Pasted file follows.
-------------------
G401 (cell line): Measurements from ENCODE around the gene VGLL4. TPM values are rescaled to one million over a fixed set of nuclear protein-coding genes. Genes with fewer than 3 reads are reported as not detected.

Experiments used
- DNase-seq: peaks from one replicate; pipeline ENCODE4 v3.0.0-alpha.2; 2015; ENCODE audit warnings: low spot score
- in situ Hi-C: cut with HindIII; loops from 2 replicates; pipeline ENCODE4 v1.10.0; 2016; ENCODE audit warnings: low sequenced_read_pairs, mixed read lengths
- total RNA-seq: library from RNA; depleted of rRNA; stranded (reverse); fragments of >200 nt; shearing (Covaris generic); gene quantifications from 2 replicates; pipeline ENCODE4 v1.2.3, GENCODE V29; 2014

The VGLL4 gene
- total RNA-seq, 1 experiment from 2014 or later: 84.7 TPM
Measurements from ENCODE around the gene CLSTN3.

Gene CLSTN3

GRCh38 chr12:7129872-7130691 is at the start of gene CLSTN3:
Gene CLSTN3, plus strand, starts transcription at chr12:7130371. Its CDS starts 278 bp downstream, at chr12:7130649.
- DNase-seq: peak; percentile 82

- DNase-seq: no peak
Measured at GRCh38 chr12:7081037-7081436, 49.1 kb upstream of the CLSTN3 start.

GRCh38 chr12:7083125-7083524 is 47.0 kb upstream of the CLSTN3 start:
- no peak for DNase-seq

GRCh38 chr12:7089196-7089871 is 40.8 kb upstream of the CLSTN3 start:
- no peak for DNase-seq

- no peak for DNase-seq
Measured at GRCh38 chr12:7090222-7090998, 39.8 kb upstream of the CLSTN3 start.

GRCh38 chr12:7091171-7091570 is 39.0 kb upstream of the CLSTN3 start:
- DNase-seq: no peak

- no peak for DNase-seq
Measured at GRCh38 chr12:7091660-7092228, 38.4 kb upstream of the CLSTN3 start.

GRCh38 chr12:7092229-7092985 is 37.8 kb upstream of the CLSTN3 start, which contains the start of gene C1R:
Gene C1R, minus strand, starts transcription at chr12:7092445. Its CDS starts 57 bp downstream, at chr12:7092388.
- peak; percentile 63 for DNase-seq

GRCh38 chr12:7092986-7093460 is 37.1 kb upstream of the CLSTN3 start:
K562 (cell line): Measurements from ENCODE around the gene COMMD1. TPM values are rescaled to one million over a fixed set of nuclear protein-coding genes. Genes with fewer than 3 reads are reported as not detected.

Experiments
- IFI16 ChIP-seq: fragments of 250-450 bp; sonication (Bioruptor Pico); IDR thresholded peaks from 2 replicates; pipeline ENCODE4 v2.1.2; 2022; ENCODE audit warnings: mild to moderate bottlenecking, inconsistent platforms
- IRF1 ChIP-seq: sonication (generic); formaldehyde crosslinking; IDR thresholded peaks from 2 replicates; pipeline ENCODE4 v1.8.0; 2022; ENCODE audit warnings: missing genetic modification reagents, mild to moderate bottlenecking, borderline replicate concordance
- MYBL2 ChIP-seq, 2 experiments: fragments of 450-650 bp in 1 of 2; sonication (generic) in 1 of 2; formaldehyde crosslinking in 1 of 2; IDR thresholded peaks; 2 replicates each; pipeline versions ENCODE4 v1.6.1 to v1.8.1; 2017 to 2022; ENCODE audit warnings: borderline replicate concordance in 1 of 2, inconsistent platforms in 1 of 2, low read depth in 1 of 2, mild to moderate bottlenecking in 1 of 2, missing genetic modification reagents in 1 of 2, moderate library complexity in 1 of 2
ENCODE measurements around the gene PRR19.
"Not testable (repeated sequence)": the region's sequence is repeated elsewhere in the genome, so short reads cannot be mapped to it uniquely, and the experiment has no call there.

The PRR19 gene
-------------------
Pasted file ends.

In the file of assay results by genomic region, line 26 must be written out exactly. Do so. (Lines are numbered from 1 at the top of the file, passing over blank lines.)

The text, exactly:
Gene C1R, minus strand, starts transcription at chr12:7092445. Its CDS starts 57 bp downstream, at chr12:7092388.